Team effort rejuvenates Sam Houston Math, Science and Technology Center and improves Texas education
Thank you, [REP] Armando [Walle] for that kind introduction.
I also want to thank Principal Crump and the team here at the Sam Houston Math, Science and Technology Center for having us here, and congratulations on the remarkable work you have done to turn this school around.
Sam Houston is an example of what happens when everyone gets together to tackle a tough situation with accountability, resources and leadership then stays focused on what's best for the children.
It was not that long ago, that the prognosis for this school was bleak. Test scores were well below acceptable levels, drop out levels were far too high, and efforts to improve these measures were consistently falling short.
This created an urgent situation, because the students' future was at stake as it is at any struggling school.
The problems that Sam Houston faced are not new, as we have worked diligently for many years, to keep our trust with Texas students and improve struggling campuses.
Your leaders here at this Center, at Houston ISD, at TEA, and in the Capitol have been focused on a key goal: preparing our young people to compete in the global economy.
The core elements of that effort are an emphasis on the basics, holding schools accountable for student success, ensuring our standards, curricula and textbooks are college-ready, and implementing a teacher incentive program, designed to get our best teachers into the hardest-to-staff classrooms.
This biennium, the state will spend more than $395 million on a teacher incentive program that is the largest in the country.
Our overall goal is for young Texans, no matter what their economic status, to graduate from our high schools career- and college-ready.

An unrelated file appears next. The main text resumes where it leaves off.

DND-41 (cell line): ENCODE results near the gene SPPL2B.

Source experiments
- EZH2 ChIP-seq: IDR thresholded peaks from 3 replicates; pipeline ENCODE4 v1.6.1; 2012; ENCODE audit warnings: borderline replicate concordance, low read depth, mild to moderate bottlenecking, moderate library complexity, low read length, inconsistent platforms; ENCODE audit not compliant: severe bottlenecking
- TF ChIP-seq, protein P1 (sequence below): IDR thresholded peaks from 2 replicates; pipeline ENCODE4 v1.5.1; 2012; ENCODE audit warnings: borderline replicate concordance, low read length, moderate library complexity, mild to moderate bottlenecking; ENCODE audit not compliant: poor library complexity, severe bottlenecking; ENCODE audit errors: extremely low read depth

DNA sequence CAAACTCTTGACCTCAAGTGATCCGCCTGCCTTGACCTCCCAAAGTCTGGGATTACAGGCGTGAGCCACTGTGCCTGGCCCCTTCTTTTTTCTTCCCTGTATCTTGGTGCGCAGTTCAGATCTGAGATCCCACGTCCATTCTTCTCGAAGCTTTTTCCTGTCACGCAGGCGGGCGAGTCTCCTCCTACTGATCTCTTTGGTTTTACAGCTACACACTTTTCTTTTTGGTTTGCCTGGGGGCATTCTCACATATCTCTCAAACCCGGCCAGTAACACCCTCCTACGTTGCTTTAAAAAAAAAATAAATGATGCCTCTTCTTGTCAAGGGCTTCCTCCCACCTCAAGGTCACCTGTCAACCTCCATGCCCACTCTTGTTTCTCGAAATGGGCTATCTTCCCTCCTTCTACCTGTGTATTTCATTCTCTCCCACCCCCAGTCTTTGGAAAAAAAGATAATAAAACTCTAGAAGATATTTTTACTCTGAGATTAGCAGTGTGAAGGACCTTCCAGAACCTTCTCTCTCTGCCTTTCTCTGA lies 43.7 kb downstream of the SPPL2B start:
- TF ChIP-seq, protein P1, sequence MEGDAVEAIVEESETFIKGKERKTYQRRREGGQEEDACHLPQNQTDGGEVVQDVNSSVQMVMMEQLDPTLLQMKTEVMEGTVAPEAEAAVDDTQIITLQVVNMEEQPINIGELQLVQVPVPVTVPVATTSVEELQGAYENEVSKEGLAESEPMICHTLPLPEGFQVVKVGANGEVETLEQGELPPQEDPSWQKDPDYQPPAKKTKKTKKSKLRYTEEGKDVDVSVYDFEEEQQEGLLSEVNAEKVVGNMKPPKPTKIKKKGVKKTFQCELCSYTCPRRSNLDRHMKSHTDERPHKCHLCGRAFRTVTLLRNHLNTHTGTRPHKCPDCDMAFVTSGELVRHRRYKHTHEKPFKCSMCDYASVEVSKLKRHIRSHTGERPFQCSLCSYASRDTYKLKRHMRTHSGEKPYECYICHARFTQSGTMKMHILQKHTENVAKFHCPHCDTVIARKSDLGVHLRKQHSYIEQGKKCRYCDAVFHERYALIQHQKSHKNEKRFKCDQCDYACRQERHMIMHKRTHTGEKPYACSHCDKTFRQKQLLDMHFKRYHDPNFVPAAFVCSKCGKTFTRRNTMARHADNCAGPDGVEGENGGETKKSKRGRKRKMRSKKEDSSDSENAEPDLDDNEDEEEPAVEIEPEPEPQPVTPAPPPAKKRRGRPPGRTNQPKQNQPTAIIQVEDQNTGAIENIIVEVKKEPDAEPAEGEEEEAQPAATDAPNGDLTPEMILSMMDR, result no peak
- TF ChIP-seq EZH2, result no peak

We are working to equip them with the essential knowledge and learning skills that will allow them to tackle what's next, and reduce the need for expensive remedial help.
During this past legislative session, your leaders in Austin took our educational improvements to the next level, by passing House Bill 3, championed by REP Rob Eissler and supported by leaders like SEN Gallegos.
That landmark legislation has its roots in the findings of a select committee that got out of the office after the 2007 session, and traversed the state, seeking input.
This group talked to educators, parents and members of the community, gathering their thoughts on public education, and getting their recommendations on how to improve the state's accountability system.
HB3 is a great example of what happens when we set out a clear goal, involve Texans in the planning, and trust leaders to craft a winning strategy.
Education Week Magazine recently recognized Texas for being one of the first states in the nation to hold schools directly accountablem, for ensuring our students graduate college- and career-ready, with four years of math, science, social studies, and English on their transcript.